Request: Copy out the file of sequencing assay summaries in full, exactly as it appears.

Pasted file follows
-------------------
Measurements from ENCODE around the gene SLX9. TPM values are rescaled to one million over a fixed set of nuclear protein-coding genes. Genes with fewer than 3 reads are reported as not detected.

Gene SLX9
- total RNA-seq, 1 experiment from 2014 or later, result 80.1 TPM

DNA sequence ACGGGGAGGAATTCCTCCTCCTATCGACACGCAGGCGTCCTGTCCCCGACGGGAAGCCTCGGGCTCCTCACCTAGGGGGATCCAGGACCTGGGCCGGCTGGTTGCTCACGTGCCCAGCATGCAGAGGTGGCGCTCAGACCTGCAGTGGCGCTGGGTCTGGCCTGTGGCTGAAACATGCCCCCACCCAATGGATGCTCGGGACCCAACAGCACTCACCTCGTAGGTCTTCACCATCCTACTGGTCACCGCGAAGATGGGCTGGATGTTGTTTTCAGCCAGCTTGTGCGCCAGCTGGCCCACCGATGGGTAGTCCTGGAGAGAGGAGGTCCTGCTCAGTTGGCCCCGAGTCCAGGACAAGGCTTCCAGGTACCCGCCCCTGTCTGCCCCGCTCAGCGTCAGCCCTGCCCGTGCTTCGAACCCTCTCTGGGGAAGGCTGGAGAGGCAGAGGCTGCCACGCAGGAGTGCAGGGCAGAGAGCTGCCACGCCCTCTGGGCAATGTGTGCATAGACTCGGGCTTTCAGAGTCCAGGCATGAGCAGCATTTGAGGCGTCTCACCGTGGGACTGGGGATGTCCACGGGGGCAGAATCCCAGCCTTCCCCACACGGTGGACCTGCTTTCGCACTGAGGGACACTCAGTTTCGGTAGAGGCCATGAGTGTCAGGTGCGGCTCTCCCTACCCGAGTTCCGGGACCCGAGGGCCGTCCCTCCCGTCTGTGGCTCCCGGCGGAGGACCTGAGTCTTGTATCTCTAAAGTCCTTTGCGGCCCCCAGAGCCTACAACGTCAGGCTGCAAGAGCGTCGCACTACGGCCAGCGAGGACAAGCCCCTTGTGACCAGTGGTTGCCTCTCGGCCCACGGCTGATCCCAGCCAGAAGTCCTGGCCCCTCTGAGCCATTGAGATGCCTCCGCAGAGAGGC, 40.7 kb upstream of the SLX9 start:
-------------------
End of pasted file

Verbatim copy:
Measurements from ENCODE around the gene SLX9. TPM values are rescaled to one million over a fixed set of nuclear protein-coding genes. Genes with fewer than 3 reads are reported as not detected.

Gene SLX9
- total RNA-seq, 1 experiment from 2014 or later, result 80.1 TPM

DNA sequence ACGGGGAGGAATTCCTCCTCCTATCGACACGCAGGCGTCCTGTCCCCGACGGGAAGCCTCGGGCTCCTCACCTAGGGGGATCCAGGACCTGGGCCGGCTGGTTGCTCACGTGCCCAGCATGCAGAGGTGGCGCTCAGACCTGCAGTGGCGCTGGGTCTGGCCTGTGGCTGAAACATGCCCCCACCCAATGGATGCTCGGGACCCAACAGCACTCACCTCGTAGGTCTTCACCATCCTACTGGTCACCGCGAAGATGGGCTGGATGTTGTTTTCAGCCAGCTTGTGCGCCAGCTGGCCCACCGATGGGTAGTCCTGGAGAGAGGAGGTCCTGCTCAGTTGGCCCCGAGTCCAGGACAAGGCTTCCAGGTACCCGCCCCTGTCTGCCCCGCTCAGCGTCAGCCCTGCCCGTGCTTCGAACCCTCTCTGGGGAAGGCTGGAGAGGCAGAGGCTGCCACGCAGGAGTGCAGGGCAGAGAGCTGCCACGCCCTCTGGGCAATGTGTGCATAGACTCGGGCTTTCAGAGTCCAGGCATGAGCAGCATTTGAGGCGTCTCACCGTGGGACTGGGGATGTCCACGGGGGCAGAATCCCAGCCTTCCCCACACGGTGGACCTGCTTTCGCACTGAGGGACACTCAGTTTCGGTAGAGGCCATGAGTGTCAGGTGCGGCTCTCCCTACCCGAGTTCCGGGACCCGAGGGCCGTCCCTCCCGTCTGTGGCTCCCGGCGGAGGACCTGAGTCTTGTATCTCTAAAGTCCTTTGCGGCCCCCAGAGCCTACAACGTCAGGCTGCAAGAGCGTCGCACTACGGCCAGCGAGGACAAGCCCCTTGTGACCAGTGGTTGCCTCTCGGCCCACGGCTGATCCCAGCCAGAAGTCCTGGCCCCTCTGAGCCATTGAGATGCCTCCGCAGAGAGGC, 40.7 kb upstream of the SLX9 start: